United States District Court, W.D. Washington, Seattle
C. COUGHENOUR UNITED STATES DISTRICT JUDGE
matter comes before the Court on Defendant's motion to
dismiss (Dkt. No. 7). Having thoroughly considered the
parties' briefing and the relevant record, the Court
finds oral argument unnecessary and hereby GRANTS
Defendant's motion (Dkt. No. 7) for the reasons explained
Donte McClellon (“McClellon”) alleges that
Defendant Capital One Bank (“Capital One”) is
liable for a series of fraudulent transactions from
Plaintiff's checking account in 2017 and 2018. (Dkt. No.
1-1.) In his three-page complaint, McClellon makes the
following allegations against Capital One:
This is an action under the Uniform Commercial Code (4.22.005
to 925) and Washington Consumer Protection Act, RCW
19.86.020, based upon Defendant's blatant self-dealing
and other intentional negligent misconduct in conversion,
freezing, pooling, otherwise manipulating Plaintiff's
funds without Plaintiff's authorization.
Plaintiff further allege that the Defendant breached the
contract, failed to comply with Regulation E and committed
the tort of negligence in the handling of Plaintiff's
funds. The Plaintiff seeks compensatory damages and all other
damages (i.e., direct and consequential damages) allowed by
law, and payment of costs and attorneys' fees.
On or about September 30th 2017, Plaintiff opened
an checking account with Defendant.
Plaintiff timely filed his good faith Regulation E claims
with Defendant but the Defendant failed to protect the
checking account in subject, provisional credit the Plaintiff
and have those funds be accessible to him.
The fraudulent transactions at issue that took place in the
checking in subject are $3, 300 at Bank of America, $1, 75.86
at W FT Lauderdale respectively posted on January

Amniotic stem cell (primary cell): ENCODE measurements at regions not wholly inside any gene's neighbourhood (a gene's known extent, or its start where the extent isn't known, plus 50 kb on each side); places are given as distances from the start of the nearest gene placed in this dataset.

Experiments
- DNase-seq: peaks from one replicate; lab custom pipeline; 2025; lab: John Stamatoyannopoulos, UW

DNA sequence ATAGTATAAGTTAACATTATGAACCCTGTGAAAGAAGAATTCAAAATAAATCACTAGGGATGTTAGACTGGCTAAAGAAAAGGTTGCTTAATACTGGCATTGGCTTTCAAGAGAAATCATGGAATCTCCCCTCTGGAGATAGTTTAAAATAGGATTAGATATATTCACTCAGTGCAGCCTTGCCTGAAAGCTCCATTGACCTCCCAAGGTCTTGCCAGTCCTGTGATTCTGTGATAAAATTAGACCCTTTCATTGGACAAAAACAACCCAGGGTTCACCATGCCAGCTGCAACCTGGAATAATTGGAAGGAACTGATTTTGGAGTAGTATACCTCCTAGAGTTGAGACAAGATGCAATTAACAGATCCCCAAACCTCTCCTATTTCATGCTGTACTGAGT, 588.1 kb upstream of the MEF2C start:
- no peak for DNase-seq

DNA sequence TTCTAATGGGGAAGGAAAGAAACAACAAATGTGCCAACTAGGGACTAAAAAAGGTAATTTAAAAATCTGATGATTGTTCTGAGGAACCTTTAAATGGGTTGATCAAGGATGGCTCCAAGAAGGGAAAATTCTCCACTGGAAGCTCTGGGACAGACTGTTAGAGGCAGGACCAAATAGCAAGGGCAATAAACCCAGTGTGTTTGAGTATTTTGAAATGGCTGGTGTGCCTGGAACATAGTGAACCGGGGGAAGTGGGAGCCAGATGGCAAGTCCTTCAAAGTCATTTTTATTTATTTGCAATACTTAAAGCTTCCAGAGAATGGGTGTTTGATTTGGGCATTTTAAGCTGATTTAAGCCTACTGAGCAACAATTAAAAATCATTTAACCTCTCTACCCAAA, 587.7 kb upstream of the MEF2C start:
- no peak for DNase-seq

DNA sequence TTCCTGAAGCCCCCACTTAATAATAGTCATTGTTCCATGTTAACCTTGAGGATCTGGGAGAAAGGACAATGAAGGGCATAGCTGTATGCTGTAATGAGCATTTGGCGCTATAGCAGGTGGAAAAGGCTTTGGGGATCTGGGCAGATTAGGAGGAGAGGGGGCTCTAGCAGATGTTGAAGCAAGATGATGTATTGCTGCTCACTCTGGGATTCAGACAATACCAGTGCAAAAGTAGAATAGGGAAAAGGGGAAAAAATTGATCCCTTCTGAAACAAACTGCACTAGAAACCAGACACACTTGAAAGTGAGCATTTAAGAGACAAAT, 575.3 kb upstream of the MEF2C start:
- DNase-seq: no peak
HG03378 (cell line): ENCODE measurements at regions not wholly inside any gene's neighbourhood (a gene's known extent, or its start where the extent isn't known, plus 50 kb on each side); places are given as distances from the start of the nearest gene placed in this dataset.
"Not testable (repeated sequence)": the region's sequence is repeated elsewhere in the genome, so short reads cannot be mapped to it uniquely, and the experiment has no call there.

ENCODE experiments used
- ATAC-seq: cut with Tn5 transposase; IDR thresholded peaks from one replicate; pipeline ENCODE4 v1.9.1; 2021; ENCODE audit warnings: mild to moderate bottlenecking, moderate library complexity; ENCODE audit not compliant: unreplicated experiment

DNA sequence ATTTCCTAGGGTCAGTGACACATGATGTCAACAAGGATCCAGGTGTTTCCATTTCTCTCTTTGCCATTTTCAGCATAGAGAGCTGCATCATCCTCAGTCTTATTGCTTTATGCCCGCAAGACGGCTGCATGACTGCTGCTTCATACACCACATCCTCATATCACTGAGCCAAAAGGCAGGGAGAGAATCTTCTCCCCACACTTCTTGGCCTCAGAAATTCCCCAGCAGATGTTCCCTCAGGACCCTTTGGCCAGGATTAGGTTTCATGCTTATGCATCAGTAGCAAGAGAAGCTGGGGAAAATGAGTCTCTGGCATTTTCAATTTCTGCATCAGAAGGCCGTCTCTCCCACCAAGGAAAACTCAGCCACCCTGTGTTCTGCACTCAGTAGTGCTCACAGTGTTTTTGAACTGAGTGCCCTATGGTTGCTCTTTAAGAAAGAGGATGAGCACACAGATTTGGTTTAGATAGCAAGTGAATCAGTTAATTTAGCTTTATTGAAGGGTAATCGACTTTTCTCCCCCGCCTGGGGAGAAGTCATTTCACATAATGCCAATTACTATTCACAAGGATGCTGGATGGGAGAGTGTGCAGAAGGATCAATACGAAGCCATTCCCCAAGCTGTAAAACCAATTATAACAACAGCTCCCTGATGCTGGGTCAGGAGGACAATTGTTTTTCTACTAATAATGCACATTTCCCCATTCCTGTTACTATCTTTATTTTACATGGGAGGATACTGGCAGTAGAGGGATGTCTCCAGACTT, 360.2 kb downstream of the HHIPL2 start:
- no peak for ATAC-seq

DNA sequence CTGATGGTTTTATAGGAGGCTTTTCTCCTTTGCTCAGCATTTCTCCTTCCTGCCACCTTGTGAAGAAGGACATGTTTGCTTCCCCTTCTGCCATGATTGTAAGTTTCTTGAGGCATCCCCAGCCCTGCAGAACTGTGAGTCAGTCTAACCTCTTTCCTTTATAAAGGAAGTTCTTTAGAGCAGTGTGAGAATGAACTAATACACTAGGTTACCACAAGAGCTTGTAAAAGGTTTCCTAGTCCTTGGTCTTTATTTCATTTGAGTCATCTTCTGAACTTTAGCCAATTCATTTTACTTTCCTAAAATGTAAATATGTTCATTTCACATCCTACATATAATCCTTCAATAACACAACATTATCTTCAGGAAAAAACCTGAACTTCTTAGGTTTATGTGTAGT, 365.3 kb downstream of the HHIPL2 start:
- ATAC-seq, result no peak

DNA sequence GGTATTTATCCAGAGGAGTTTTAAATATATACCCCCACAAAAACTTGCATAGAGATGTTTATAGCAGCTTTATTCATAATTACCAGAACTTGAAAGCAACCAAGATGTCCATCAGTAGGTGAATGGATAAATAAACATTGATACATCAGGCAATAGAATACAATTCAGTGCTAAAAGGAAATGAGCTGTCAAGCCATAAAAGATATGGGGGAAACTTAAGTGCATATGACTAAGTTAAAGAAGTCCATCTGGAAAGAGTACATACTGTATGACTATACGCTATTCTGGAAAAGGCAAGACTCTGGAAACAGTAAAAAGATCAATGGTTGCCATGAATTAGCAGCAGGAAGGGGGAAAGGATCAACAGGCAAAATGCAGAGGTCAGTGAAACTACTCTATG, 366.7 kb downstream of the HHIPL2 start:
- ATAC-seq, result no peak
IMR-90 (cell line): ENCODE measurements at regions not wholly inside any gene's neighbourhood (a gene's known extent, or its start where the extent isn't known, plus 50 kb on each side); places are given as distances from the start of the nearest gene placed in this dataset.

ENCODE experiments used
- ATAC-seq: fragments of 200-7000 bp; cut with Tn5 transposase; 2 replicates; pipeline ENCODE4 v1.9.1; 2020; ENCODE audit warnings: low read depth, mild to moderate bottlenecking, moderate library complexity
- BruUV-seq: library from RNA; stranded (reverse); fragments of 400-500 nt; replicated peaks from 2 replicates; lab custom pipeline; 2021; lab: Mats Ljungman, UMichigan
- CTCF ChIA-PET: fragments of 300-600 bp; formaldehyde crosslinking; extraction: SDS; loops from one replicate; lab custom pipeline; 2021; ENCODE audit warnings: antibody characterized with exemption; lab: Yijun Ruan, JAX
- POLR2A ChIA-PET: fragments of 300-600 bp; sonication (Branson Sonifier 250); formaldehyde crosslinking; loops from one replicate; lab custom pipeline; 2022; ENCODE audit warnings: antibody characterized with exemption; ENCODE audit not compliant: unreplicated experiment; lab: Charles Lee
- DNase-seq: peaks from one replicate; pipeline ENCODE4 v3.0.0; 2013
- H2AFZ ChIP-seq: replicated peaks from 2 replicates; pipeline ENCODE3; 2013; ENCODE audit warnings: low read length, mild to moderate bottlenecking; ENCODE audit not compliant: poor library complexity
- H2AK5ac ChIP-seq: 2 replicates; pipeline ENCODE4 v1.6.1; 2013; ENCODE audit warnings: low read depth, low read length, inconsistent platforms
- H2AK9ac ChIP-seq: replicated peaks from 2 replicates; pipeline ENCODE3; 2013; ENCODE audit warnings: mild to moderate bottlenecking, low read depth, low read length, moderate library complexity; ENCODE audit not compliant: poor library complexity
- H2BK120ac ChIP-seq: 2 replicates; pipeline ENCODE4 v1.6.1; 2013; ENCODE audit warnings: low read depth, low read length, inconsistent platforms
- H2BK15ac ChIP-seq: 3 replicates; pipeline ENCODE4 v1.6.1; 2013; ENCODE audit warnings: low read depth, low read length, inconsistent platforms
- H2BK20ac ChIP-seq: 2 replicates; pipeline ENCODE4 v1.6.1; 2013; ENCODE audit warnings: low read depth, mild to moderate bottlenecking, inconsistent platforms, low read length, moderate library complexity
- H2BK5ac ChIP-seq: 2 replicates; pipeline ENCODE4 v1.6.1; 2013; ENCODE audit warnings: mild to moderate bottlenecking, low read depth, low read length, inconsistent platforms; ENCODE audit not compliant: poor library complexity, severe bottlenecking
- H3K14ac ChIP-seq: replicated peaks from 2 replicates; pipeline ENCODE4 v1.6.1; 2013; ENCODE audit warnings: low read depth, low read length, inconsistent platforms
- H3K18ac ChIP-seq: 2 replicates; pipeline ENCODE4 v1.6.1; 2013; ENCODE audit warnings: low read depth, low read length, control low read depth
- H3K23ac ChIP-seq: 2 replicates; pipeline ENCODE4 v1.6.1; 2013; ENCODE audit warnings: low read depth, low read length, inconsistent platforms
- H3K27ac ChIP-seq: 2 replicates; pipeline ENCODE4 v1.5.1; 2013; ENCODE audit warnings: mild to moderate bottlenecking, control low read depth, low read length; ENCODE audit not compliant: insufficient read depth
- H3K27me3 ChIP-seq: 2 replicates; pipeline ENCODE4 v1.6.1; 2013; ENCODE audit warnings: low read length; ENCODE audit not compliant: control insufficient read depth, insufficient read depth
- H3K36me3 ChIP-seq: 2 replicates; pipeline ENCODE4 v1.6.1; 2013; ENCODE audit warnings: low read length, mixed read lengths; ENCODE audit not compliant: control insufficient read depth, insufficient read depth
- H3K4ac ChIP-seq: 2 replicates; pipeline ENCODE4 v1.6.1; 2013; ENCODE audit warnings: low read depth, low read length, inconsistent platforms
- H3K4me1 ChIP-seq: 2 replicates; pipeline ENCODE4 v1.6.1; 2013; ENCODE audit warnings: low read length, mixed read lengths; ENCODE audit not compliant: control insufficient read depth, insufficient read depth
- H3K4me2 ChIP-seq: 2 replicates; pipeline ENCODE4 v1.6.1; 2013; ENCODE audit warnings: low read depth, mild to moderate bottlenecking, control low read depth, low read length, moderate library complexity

22nd, 2018. And another series of fraudulent
transactions from SQC Square Cash for $400, $250, $100, $400
posted on January 16th, 2018. And other fraudulent
SQC transactions: $100 (January 26th, 2018), $200
(January 28th, 2018), $125 (January
29th, 2018), $125 (January 29th, 2018),
$400 (December 31st, 2017), $300 (December
28th, 2017), $100 (December 28th,
2017), $466 (December 3rd, 2017), $63 (November
16th, 2017), and $32 (November 2nd,
Regulation E states that a provisional credit must be
provided within 10 business days.
(Id. at 1-2.) McClellon originally filed his
complaint in King County Superior Court. (Id. at 1.)
On June 21, 2018, Capital One removed the case to this
Court. (Dkt. No. 1.) On June 28, 2018, Capital
One filed a motion to dismiss the complaint for failure to
state a claim upon which relief can be granted (Dkt. No. 7).
McClellon has not responded to the motion.
Legal Standard for Motion to Dismiss
defendant may move for dismissal when a plaintiff
“fails to state a claim upon which relief can be
granted.” Fed.R.Civ.P. 12(b)(6). To survive a motion to
dismiss, a complaint must contain sufficient factual matter,
accepted as true, to state a claim for relief that is
plausible on its face. Ashcroft v. Iqbal, 556 U.S.
662, 677-78 (2009). A claim has facial plausibility when the
plaintiff pleads factual content that allows the court to
draw the reasonable inference that the defendant is liable
for the misconduct alleged. Id. at 678. Although the
Court must accept as true a complaint's well-pleaded
facts, conclusory allegations of law and unwarranted
inferences will not defeat an otherwise proper Rule 12(b)(6)
motion. Vasquez v. L.A. Cty., 487 F.3d 1246, 1249
(9th Cir. 2007). A plaintiff is obligated to provide grounds
for her entitlement to relief that amount to more than labels
and conclusions or a formulaic recitation of the elements of
a cause of action. Bell Atl. Corp. v. ...